paper due 4.12.07 2
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paper due 4.12.07 2

Course Number: ANTHRO 101, Spring 2007

College/University: BU

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AN101 Prof. Hefner April 11, 2007 Becoming American and American Culture Outside Reading Report Societies and cultures around the world are shaped around individuocentric and sociocentric values. Individuocentrism, a concept that teaches people to see themselves as individuals, and sociocentrism, a concept that teaches people to identify with his or her culture (i.e. something that is larger than himself or...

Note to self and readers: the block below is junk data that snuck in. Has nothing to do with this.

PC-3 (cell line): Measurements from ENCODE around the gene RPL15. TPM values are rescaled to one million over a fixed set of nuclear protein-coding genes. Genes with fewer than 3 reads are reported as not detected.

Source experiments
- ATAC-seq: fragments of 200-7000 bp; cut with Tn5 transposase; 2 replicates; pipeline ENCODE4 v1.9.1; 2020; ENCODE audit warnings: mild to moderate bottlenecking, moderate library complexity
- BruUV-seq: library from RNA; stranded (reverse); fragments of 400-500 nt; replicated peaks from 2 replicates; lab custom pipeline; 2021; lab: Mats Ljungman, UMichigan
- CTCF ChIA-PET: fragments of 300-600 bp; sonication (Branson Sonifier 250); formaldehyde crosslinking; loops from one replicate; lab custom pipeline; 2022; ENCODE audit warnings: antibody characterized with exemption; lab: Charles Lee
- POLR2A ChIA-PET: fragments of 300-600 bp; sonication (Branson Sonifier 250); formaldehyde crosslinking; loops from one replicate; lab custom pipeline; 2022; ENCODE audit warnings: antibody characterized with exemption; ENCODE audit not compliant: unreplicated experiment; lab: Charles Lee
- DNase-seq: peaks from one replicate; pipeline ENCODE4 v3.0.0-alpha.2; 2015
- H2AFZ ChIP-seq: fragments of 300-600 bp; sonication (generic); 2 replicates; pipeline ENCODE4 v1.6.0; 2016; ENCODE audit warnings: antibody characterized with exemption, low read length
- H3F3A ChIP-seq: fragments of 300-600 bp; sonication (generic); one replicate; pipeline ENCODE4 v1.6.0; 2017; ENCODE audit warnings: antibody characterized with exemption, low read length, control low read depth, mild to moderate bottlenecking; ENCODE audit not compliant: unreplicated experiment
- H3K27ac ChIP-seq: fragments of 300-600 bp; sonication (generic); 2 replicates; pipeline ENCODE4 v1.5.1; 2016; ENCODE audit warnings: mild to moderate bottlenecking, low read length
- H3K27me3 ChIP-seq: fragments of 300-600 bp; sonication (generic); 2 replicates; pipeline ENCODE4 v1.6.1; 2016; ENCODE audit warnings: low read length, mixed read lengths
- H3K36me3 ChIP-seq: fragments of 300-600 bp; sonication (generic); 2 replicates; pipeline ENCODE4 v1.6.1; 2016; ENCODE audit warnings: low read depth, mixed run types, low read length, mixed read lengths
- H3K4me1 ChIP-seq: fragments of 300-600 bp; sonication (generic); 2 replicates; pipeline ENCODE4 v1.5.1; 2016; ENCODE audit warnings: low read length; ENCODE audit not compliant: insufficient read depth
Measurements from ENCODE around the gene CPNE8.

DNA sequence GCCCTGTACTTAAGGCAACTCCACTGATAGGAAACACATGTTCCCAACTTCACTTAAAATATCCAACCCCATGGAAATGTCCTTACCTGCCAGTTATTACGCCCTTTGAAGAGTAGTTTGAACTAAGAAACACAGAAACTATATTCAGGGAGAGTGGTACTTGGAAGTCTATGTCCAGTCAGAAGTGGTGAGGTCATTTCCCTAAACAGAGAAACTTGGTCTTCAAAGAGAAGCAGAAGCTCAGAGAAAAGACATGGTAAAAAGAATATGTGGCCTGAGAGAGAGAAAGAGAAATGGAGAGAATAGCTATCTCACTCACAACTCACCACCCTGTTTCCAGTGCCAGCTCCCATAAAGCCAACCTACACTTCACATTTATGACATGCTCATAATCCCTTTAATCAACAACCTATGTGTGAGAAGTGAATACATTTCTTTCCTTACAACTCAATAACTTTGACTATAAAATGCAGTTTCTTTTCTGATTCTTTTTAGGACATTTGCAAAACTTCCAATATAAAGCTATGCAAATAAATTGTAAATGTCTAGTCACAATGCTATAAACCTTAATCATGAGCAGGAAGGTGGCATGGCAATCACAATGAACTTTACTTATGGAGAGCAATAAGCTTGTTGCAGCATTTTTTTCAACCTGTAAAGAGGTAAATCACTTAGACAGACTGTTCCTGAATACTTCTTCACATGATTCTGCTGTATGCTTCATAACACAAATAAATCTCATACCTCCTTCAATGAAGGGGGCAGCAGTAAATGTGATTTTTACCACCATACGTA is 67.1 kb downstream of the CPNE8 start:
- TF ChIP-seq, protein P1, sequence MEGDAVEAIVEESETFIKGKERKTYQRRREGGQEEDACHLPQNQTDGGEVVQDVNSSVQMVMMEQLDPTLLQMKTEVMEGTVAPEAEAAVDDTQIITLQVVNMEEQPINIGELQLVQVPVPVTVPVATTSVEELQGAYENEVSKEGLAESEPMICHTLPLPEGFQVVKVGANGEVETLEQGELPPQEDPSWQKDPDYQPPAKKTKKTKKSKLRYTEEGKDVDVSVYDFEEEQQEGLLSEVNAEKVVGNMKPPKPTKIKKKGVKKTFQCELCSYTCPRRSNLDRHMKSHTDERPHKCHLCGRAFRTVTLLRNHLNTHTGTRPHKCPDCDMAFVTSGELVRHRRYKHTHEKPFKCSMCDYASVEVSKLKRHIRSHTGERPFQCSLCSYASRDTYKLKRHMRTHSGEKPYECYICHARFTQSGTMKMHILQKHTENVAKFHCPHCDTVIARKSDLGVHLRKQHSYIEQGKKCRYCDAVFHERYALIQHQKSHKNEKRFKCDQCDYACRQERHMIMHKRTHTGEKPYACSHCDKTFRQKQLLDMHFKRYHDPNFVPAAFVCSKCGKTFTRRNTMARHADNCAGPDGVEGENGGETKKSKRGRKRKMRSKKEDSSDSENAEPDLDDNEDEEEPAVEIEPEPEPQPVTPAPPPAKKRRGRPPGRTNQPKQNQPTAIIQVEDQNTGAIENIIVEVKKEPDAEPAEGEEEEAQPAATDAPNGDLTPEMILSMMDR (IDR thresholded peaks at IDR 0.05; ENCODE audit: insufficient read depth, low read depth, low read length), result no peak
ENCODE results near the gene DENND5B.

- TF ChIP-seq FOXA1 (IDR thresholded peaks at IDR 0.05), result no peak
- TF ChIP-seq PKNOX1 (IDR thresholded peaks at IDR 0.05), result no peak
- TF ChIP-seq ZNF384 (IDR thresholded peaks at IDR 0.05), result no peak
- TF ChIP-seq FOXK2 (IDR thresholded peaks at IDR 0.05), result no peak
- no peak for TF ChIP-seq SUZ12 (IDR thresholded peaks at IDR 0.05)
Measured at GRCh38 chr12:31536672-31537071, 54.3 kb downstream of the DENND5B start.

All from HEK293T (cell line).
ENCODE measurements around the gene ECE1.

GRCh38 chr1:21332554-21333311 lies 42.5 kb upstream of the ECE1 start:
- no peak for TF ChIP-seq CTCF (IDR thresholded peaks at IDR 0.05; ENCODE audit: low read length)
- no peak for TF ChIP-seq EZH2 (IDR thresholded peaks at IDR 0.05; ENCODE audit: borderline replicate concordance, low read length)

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Prof. AN101 Hefner April 11, 2007 Becoming American and American Culture Outside Reading Report Societies and cultures around the world are shaped around individuocentric and sociocentric values. Individuocentrism, a concept that teaches people to see themselves as individuals, and sociocentrism, a concept that teaches people to identify with his or her culture (i.e. something that is larger than himself or herself) combine to define societies; however, no society is dominated completely by one or the other. For the Khmer youth, as described in Nancy Smith-Hefner's Khmer American, and Yemeni Americans, as described in Loukia K. Sarroub's All American Yemeni Girls, elements of individuocentrism and sociocentrism alike are represented in their lives. The Khmer youth strive to find a balance between encouraging the individual and honoring their family values, while the Yemeni girls attempt to unite the life they want to live at school with the life they have to live at home. The elements of individuocentrism and sociocentrism must be combined and balanced with the intent of immersing oneself in America's culture with the ultimate goal of truly becoming an American. The socialization practices employed by Khmer Americans in the early stages of childrearing are very individuocentric. In contrast to the typical overbearing manner in which Westerners raise their children, "parents thus focus on the infant not as an utterly new and natural being but as a preexisting social individual who brings from past lives inherent traits and abilities" (Smith-Hefner 64). Khmer parents carefully observe their children in order to support the child's own unique form of development without imposing their own rules and ideas. Their children, they believe, were born from past lives and already have a predetermined way of growing and developing that should not be upset. The way in which Khmer mothers decide to raise their children is also individuocentric. Instead of trying to fit the child into a predetermined schedule, like many Americans do, the Khmer mother will create a schedule based on the child's needs. The child is free to want anything without having any restrictions or time limits. Once children have reached a certain age, though, individuocentric tendencies become sociocentric. It is at this time that a child becomes aware of his or her surroundings and begins to understand that he or she is part of something larger than him or herself. Khmer parents now expect this child to abide by the rules of the community and to act appropriately so as not to dishonor the family. The Yemeni girls have an exceedingly sociocentric lifestyle. Like the Khmer Americans, the Yemeni deeply value devotion to one's family and they emphasize the importance of honest morality. While at school, the Yemeni girls must always act with moral propriety out of respect for their own families. They cannot walk alone on the streets, they cannot participate in activities that their families do not allow, and they must constantly remind one another to uphold these social obligations. Even though the Yemeni girls must act accordingly at school, their school is also an aspect of individuocentrism in their lives. The girls thought of their school as an oasis; it was a place where they did not have to adhere to the exact rigidity of the rules and regulations from home, and they were able to forge relationships with people, including teachers and Yemeni boys, relationships that were not acceptable at home. American culture and the Khmer and Yemeni cultures are opposites of each other in many aspects of social life, including childrearing, education, and innate sexuality. While it has been made clear that early child development differs between the Khmer Americans and Westerners, punishment used in childrearing differs greatly between the two cultures. According to Khmer tradition, it is not improper to beat a child when he or she acts inappropriately. Violence is not favored by Westerners; in fact, strong voices, variance in tone, and "time-outs" are popular ways in which to reprimand a child when he or she acts out. The Khmer believe that it is okay to beat a child because it protects the family name from being tarnished. Another great difference between the two cultures is the value of equality. Americans tend to treat and talk to one another as peers and with equal amounts of respect for one another. Khmer adults, however, "are horrified by the way in which American young people address their elders by their first names, as if they were equals. Khmer children are encouraged to address even their own siblings and cousins as either bng (older brother or sister) or aun (younger brother or sister), depending upon their relatives' ages or, in the case of cousins, on the relative ages of their respective parents" (Smith-Hefner 85). Education is another source of tension for these cultures. In America, parents do not get highly involved with their child's education, in the sense that they not are the ones who are doing the teaching. For the Khmer, however, parents teach their children moral values and lessons that are expected to be put to use both at home and at school. This makes it extremely difficult for immigrants or sojourners who are trying to assimilate to American culture and fit in with the American school system. While American parents are extremely interested in what their children are learning and if they are making progress, they never do the actual teaching. Where American culture and Khmer and Yemeni culture share the most tension, though, is on the topic of female sexuality. In the Khmer and Yemeni culture, the freedom granted to males and females is significantly different. Females, must, at all times, be covered up so as not to expose any skin. The Yemeni refer to these girls as hijabat ("the plural feminine noun used by these girls and community members to denote those who wear the scarf") (Sarroub 12). In the public eye, which usually only pertains to school, girls must remain hidden and unnoticed behind their scarves. The Yemeni believe that it is inappropriate for women to expose themselves to anyone other than their own husbands. By wearing the scarf outside of the house, the Yemeni girls are paying respect to their families and honoring the family name by hiding their faces. For many of these girls, marriage is the only goal in sight. In order to be a presentable and acceptable bride, they must hide their appearance so that no one will ever see their true features. American girls do not act in this way. In fact, American girls do quite the opposite. Young woman like to be noticed by men, and they will do everything but cover up. By exposing their legs, arms, stomachs, chest, and face, American girls are hoping to get noticed by a man. Showing off their features is a powerful weapon, whereas the Yemenis believe that hiding the features is powerful within itself. Marriage, also, is handled different among the cultures. Khmer and Yemeni girls are usually set up in an arranged marriage by their parents. American girls, however, fall in love independent of their parents; Americans choose marriage partners for themselves. For American, Khmer, and Yemeni women, marriage is a common goal. It is the way in which they go about pursuing it, though, that makes all of the difference. American culture is mostly individuocentric, but there is no part of American social life or cultural values that is without sociocentrism. Western parents constantly tell their children that they can grow up to become anything they want to become and do anything they want to do. Girls and boys alike grow up believing that if they set their minds to something, they can accomplish it. While this is mostly individuocentric, there is an aspect of wanting to grow up and be anything and accomplish everything that is partly sociocentric. While Americans believe that they can do anything, it must be recognized that there is a precedent for everything. Jobs that used to be available only for men are now being distributed among women too. Young girls grow up believing that they can have these jobs because a precedent has been set that teaches them that anything is possible. Other aspects of American culture, such as music styles, are very much individuocentric. There are so many different genres of music, and it is perfectly acceptable for people to choose what they would like to listen to. There are no restrictions on what people can and cannot listen to; the fact that two people can have enormously different tastes in music only furthers the argument that likes and dislikes in America are mostly individuocentric. Patriotism, though, is a part of American culture that has become increasingly sociocentric. The brave men and women who fight in the armed forces believe that they are a part of something larger than themselves and fighting for something larger than themselves. No one goes into a battle hoping to come out with awards and medals. Soldiers fight to defend their land, their people, and everything that their country stands for. American soldiers fight for freedom and justice and liberty, and they fight together as one. They fight because they believe that America is a cause worth fighting for, and that is a concept that is very sociocentric. It is never easy adjusting to a new culture and a new way of life. For Khmer Americans and Yemeni girls, crossing over from a sociocentric-dominated culture to an individuocentric-dominated culture is a difficult feat that is not easily or quickly mastered. It is important to remember, though, that no society can function properly with only one theme. In order for immigrants and sojourners to assimilate and truly become Americans, it is vital that they remember the sociocentric values from their own cultures and apply them to the individuocentric values that define the American way of life. Then, they will truly be able to call themselves individuals. Then, they will know what it is to be an American.